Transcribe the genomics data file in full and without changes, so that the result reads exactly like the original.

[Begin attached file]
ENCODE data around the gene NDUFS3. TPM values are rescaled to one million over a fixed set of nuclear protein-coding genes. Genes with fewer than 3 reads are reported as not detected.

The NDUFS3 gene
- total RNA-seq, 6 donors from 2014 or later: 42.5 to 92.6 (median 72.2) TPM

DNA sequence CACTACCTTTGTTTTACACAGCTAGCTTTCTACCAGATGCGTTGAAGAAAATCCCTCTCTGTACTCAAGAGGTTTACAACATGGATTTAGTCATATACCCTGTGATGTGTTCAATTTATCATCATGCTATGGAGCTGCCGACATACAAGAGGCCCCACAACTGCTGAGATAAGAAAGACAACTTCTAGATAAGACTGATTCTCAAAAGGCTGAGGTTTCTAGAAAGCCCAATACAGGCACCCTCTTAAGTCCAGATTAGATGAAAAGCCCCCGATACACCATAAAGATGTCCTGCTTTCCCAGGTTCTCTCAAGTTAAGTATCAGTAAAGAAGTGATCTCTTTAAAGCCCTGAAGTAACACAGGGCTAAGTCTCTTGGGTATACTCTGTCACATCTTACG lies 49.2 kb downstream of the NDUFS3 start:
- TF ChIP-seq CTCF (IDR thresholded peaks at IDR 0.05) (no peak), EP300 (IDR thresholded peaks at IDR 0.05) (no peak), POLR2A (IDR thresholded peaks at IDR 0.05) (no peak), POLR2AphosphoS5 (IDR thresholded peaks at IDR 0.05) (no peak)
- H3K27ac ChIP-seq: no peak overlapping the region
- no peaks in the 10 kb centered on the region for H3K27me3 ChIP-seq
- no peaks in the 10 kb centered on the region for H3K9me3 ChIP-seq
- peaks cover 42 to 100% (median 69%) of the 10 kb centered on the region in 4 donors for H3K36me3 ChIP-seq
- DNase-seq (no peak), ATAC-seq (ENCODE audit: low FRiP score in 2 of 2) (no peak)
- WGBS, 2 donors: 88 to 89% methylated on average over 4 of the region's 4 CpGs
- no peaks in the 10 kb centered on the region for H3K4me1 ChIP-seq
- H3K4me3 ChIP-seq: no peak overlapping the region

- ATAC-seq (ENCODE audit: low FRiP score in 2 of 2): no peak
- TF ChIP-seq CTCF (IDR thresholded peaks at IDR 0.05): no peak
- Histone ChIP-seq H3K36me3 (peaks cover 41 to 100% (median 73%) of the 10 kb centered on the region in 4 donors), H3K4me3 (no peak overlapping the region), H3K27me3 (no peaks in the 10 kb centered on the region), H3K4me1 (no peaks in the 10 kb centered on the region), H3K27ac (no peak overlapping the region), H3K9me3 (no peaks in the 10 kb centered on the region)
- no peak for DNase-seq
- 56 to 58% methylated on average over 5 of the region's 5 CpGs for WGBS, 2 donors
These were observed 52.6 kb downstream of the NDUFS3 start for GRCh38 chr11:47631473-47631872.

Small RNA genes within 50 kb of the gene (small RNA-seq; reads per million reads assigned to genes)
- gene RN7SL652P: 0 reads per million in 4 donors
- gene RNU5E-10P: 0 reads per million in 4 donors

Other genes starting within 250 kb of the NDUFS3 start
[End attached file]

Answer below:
ENCODE data around the gene NDUFS3. TPM values are rescaled to one million over a fixed set of nuclear protein-coding genes. Genes with fewer than 3 reads are reported as not detected.

The NDUFS3 gene
- total RNA-seq, 6 donors from 2014 or later: 42.5 to 92.6 (median 72.2) TPM

DNA sequence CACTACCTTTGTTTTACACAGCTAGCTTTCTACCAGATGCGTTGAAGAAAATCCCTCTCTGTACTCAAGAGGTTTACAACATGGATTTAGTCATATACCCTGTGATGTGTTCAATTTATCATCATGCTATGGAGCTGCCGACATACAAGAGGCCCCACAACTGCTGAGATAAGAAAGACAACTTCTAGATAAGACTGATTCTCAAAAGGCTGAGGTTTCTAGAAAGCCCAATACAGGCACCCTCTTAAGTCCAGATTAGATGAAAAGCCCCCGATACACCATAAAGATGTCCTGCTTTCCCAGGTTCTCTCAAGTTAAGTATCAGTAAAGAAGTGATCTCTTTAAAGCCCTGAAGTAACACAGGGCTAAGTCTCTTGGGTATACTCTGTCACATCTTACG lies 49.2 kb downstream of the NDUFS3 start:
- TF ChIP-seq CTCF (IDR thresholded peaks at IDR 0.05) (no peak), EP300 (IDR thresholded peaks at IDR 0.05) (no peak), POLR2A (IDR thresholded peaks at IDR 0.05) (no peak), POLR2AphosphoS5 (IDR thresholded peaks at IDR 0.05) (no peak)
- H3K27ac ChIP-seq: no peak overlapping the region
- no peaks in the 10 kb centered on the region for H3K27me3 ChIP-seq
- no peaks in the 10 kb centered on the region for H3K9me3 ChIP-seq
- peaks cover 42 to 100% (median 69%) of the 10 kb centered on the region in 4 donors for H3K36me3 ChIP-seq
- DNase-seq (no peak), ATAC-seq (ENCODE audit: low FRiP score in 2 of 2) (no peak)
- WGBS, 2 donors: 88 to 89% methylated on average over 4 of the region's 4 CpGs
- no peaks in the 10 kb centered on the region for H3K4me1 ChIP-seq
- H3K4me3 ChIP-seq: no peak overlapping the region

- ATAC-seq (ENCODE audit: low FRiP score in 2 of 2): no peak
- TF ChIP-seq CTCF (IDR thresholded peaks at IDR 0.05): no peak
- Histone ChIP-seq H3K36me3 (peaks cover 41 to 100% (median 73%) of the 10 kb centered on the region in 4 donors), H3K4me3 (no peak overlapping the region), H3K27me3 (no peaks in the 10 kb centered on the region), H3K4me1 (no peaks in the 10 kb centered on the region), H3K27ac (no peak overlapping the region), H3K9me3 (no peaks in the 10 kb centered on the region)
- no peak for DNase-seq
- 56 to 58% methylated on average over 5 of the region's 5 CpGs for WGBS, 2 donors
These were observed 52.6 kb downstream of the NDUFS3 start for GRCh38 chr11:47631473-47631872.

Small RNA genes within 50 kb of the gene (small RNA-seq; reads per million reads assigned to genes)
- gene RN7SL652P: 0 reads per million in 4 donors
- gene RNU5E-10P: 0 reads per million in 4 donors

Other genes starting within 250 kb of the NDUFS3 start